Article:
Determine roof rafter size

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  #1  
Old 04-11-07, 07:00 PM
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Determine roof rafter size

I need help in determing rafter size for a 6/12 roof spanning 24' distance. The vertical load on each wall is 600 pounds for each rafter/collar system. The rafter and collar form a treyed (trayed?) ceiling, with the collar (ceiling joist) being attached 2.5 feet above the top of the wall, thus, the top of the trey (ceiling joists) spans 14' at a height of 2.5 feet above the wall.

Help ....

jfxlee
 
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  #2  
Old 04-11-07, 09:43 PM
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The rafter run, IE. length is 13'5".
2x8 DF #2 and better @ 24" OC. will span 14'6".
However, you'll need to address this with the species of lumber available at your local.
http://www.southernpine.com/spantables.shtml
 
  #3  
Old 04-12-07, 03:28 PM
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Thanks snoonyb.

This is very helpful. I still have some concern that the tables are for a simple roof system where the ceiling joists are attatched at the top of the wall, where as, in the tray ceiling the joists are attatched 2.5 feet vertically above the wall.

Any additional thoughts on this ?
 
  #4  
Old 04-13-07, 06:41 AM
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Not particularly.
Even though the point of loading is at the intersection, you could add a block under the CJ, along the rafter run to the top plate to mitigate the potential of nail pull, as well as an additional row of solid vertical blocking.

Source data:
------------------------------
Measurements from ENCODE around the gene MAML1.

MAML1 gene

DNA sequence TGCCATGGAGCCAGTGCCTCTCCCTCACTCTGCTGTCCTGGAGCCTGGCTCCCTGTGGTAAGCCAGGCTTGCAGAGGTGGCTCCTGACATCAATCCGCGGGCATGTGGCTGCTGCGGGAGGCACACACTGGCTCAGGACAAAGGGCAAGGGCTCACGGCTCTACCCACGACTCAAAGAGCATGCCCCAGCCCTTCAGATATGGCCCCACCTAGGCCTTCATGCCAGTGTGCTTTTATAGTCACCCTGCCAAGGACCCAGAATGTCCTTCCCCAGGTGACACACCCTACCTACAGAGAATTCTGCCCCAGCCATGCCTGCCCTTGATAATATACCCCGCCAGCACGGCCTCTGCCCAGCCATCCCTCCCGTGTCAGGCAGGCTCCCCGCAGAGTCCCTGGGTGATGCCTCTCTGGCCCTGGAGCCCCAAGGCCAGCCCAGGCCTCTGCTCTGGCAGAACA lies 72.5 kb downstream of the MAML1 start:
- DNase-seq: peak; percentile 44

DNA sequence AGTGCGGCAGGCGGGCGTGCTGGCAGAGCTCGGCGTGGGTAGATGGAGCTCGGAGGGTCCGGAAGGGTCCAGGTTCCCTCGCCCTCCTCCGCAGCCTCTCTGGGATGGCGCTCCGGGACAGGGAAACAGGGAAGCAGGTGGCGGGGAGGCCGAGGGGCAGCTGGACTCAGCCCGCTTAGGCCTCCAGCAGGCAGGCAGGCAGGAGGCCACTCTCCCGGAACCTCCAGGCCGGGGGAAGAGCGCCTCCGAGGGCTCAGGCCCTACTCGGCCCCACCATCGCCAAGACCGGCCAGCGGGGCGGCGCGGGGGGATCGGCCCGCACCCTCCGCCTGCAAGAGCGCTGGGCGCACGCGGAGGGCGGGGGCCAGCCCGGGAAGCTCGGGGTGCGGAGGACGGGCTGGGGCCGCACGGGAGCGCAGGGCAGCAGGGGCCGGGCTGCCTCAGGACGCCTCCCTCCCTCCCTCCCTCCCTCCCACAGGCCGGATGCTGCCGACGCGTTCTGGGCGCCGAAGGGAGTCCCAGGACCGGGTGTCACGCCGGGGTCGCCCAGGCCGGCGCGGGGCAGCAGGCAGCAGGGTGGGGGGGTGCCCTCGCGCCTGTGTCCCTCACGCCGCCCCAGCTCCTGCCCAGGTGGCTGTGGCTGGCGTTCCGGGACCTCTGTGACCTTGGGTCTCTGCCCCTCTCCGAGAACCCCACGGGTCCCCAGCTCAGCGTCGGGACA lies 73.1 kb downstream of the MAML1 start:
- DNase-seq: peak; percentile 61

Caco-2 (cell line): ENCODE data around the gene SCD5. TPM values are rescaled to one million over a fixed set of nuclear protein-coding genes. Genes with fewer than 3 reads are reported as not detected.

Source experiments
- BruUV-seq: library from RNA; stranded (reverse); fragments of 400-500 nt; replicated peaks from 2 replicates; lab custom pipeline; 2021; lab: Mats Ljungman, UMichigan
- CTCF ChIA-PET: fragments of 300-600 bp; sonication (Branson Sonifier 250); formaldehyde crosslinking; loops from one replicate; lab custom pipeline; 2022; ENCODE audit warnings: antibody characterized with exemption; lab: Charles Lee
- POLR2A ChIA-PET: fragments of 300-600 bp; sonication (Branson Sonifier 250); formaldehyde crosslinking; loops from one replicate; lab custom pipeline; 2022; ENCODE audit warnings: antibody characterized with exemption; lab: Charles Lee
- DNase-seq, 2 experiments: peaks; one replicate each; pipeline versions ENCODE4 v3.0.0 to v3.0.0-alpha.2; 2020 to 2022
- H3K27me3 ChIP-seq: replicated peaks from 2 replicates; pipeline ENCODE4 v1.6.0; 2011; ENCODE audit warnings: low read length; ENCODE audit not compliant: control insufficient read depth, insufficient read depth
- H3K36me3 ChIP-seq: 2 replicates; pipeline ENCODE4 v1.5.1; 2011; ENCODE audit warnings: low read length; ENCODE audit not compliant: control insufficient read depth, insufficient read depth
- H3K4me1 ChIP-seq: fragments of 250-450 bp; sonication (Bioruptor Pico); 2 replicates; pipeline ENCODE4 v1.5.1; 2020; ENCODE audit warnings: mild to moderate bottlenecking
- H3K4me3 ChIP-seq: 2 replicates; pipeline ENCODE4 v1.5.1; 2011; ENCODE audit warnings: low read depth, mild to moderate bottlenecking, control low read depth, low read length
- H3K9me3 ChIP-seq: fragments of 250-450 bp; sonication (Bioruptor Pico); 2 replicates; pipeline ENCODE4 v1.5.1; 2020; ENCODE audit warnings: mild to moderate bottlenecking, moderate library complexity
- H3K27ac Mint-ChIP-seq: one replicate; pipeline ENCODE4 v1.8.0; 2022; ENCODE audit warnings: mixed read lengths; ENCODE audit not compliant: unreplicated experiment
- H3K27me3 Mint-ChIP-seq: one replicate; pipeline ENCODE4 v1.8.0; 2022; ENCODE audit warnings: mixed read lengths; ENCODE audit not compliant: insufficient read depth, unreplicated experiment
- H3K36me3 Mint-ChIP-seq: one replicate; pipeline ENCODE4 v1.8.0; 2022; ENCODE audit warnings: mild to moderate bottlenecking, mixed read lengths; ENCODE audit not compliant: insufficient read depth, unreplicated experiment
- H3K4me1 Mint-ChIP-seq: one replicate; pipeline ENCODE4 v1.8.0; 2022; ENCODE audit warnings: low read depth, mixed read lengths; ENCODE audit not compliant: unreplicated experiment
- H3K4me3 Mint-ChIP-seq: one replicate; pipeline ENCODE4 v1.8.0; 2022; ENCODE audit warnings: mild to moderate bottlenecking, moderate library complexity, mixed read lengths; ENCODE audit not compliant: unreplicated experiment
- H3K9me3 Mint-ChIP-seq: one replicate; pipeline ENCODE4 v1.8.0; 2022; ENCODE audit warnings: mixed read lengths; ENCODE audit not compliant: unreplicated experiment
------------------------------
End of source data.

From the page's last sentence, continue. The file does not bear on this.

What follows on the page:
#5  
Old 04-13-07, 11:16 AM
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Thanks,
Since the point of maximum stress is at the joint with rafter and CJ, I had planned to beef up the rafter from the top plate up past the CJ joint. I just was never sure how much might be needed. Your suggestion seems like a good solution.
 
  #6  
Old 04-13-07, 02:39 PM
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Collar ties are most effective when installed one third the run of the rafter down from the peak. Installing them lower (to form your tray) will not adequately transfer the load from the roof to the exterior bearing walls. Since your slope is a 6/12 your loading factor is mitigated somewhat but you don't specify the type of loading in your area. If you typically have extreme winters with significant snow loading, you may see additional deflection in the rafters. As the tray is forming the vertical load transfer, you may acquire some minor cracking in the finished ceiling. A better plan would be to beef up the rafters. The additonal expense is moderate compared to the potential for repeated repairs to the ceiling.
 
  #7  
Old 04-15-07, 05:36 PM
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Thanks,
Although my primary concern is lateral movement, I had not considered the possibility of cracking the sheetrock. Considering this, I will beef up the rafters to the point of overkill with gussets, etc.. My loading requirement is approximately 40 pounds per square foot (Atlanta, max 8" snow).
 
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